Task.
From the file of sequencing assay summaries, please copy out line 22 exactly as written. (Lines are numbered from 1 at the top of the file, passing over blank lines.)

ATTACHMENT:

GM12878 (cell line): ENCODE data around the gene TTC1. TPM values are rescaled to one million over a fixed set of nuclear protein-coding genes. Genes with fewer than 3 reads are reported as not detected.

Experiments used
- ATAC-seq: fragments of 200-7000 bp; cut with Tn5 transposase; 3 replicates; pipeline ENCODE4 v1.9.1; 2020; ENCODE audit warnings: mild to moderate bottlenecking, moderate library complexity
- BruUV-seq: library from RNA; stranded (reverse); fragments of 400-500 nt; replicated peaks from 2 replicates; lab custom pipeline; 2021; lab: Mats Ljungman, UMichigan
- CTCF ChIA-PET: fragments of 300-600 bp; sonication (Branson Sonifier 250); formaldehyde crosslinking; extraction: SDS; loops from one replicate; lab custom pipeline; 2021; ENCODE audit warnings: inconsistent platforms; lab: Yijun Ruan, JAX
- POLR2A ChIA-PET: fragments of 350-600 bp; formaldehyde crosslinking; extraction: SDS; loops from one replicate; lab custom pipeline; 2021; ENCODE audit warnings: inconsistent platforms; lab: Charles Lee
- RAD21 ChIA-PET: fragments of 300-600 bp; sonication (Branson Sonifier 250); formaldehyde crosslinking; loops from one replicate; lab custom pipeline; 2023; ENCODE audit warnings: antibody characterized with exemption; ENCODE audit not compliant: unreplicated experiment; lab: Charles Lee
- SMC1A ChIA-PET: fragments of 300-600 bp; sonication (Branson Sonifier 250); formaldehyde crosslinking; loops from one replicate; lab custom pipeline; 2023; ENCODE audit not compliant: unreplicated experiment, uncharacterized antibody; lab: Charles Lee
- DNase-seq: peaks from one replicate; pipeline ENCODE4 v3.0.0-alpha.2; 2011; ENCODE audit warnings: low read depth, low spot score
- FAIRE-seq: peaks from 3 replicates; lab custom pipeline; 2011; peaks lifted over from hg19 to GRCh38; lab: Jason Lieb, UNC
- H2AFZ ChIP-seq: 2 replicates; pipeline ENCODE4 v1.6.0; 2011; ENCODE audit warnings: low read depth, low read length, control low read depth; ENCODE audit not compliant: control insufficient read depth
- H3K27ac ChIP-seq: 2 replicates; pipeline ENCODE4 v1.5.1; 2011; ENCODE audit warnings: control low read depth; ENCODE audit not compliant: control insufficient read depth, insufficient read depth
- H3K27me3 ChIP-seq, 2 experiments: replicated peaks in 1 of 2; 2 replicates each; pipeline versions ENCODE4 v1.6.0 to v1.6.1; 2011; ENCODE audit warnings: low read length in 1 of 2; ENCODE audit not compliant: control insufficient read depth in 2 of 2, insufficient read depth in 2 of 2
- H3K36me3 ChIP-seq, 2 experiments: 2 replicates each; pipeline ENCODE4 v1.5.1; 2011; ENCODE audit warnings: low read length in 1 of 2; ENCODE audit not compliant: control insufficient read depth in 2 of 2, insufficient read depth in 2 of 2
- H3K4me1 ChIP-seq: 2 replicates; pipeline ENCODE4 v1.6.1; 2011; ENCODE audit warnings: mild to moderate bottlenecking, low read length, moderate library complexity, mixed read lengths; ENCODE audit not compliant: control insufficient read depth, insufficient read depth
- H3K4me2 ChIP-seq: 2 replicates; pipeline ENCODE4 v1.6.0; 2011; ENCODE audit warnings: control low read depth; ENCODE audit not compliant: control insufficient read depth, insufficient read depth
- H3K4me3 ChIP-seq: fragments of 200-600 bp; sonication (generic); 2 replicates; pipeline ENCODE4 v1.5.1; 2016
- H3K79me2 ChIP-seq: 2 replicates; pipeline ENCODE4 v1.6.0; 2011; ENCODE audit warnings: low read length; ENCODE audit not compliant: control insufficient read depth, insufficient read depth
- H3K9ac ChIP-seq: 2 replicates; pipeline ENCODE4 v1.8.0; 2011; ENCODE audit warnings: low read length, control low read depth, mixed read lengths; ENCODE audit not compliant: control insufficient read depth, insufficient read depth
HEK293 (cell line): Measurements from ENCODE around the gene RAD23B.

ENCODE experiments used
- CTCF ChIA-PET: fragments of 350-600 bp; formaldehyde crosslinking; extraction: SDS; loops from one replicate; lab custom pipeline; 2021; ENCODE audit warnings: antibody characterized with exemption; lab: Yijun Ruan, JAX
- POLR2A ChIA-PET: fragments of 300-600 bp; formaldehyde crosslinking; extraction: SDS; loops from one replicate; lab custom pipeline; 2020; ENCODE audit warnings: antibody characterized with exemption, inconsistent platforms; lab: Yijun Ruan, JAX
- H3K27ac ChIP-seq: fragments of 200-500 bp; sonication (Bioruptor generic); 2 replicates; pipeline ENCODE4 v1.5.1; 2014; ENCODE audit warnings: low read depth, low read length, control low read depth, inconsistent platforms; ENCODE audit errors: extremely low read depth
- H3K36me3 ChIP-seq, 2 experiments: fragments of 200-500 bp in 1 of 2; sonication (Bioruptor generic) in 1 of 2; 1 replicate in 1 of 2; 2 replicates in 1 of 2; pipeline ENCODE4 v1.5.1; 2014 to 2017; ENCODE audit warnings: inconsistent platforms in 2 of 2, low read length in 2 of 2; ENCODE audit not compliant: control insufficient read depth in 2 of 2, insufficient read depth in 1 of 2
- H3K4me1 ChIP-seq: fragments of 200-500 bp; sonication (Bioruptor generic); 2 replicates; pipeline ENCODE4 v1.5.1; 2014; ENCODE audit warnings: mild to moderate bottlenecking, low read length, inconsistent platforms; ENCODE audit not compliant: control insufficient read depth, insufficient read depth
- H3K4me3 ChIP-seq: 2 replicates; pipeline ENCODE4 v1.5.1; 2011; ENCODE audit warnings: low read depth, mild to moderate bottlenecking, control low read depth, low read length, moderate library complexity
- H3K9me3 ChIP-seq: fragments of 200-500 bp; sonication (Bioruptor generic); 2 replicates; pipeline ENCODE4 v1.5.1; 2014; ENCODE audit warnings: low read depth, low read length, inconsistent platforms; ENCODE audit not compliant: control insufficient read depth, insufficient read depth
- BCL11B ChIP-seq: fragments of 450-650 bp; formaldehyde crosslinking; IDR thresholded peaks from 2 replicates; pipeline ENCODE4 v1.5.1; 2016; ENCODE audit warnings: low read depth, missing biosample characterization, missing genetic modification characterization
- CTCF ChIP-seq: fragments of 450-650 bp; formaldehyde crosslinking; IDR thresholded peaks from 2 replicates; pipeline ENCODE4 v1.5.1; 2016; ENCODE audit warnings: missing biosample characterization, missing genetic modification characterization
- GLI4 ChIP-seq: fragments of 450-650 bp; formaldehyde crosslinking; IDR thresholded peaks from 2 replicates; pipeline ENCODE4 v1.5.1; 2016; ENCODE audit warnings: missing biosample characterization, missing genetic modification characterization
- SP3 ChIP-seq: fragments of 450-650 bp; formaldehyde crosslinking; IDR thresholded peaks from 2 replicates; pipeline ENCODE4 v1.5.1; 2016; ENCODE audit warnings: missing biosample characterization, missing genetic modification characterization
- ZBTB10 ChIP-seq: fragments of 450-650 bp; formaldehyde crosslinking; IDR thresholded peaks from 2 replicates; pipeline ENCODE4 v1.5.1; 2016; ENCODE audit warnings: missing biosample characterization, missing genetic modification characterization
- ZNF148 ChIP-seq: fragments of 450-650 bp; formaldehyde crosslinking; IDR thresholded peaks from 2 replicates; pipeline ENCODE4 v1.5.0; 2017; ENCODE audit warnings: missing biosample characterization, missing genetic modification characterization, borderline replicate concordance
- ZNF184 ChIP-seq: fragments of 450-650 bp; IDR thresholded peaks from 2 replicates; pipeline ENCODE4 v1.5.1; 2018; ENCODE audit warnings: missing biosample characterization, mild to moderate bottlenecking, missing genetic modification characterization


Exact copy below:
- CTCF ChIA-PET: fragments of 350-600 bp; formaldehyde crosslinking; extraction: SDS; loops from one replicate; lab custom pipeline; 2021; ENCODE audit warnings: antibody characterized with exemption; lab: Yijun Ruan, JAX